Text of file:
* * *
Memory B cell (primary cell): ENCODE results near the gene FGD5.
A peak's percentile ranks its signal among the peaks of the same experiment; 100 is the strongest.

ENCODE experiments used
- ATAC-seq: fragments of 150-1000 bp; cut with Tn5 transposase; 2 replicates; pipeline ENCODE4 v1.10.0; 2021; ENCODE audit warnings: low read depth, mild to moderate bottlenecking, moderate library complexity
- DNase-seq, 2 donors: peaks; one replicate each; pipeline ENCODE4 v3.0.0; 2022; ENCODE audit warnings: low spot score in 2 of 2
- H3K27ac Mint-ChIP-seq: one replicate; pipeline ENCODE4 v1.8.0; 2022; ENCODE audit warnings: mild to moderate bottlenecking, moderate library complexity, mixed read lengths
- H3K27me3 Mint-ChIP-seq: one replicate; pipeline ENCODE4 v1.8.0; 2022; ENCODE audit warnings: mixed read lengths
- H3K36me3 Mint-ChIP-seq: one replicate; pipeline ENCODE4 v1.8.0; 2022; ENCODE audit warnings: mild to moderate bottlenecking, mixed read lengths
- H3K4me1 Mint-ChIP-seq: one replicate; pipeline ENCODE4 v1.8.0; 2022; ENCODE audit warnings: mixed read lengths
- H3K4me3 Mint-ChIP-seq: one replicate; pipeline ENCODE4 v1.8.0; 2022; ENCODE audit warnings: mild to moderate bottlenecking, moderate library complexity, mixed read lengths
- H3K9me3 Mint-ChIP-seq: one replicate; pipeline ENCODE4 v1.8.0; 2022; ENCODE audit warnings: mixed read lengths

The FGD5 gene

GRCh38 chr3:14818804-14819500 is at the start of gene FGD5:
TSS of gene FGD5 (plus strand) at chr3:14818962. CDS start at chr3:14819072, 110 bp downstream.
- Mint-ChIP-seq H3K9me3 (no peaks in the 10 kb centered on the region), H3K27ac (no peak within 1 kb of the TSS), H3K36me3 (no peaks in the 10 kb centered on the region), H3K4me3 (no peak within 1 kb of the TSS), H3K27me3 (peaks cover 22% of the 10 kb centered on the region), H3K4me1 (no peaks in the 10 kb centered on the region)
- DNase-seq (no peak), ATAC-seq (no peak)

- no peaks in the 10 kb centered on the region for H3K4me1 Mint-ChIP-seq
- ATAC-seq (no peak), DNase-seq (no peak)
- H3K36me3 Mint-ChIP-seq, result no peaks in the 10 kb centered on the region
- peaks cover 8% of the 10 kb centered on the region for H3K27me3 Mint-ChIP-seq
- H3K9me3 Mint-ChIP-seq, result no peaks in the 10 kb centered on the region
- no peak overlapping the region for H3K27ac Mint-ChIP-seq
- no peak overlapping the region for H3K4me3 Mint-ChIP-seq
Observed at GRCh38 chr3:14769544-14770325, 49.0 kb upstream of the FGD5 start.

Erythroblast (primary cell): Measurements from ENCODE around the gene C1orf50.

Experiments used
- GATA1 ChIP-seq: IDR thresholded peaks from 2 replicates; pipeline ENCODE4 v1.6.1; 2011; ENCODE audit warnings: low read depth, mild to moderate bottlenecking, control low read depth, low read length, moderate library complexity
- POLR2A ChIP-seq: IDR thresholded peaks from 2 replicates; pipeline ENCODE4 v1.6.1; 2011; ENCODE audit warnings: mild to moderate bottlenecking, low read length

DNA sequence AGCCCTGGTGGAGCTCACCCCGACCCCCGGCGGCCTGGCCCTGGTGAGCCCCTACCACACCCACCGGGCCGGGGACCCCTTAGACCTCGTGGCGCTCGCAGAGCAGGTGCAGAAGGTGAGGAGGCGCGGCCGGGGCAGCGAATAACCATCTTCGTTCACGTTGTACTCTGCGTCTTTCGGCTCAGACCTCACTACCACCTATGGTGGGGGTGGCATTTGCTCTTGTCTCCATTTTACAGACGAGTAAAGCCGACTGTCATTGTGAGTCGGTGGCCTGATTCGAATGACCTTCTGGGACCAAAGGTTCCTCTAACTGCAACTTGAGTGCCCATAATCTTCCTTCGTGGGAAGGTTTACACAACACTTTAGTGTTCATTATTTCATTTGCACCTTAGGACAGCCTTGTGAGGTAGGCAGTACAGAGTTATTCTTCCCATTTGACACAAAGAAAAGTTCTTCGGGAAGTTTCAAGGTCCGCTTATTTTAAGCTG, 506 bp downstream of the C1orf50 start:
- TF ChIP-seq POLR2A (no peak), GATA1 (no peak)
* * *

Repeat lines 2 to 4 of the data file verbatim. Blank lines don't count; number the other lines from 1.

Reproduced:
A peak's percentile ranks its signal among the peaks of the same experiment; 100 is the strongest.

ENCODE experiments used
- ATAC-seq: fragments of 150-1000 bp; cut with Tn5 transposase; 2 replicates; pipeline ENCODE4 v1.10.0; 2021; ENCODE audit warnings: low read depth, mild to moderate bottlenecking, moderate library complexity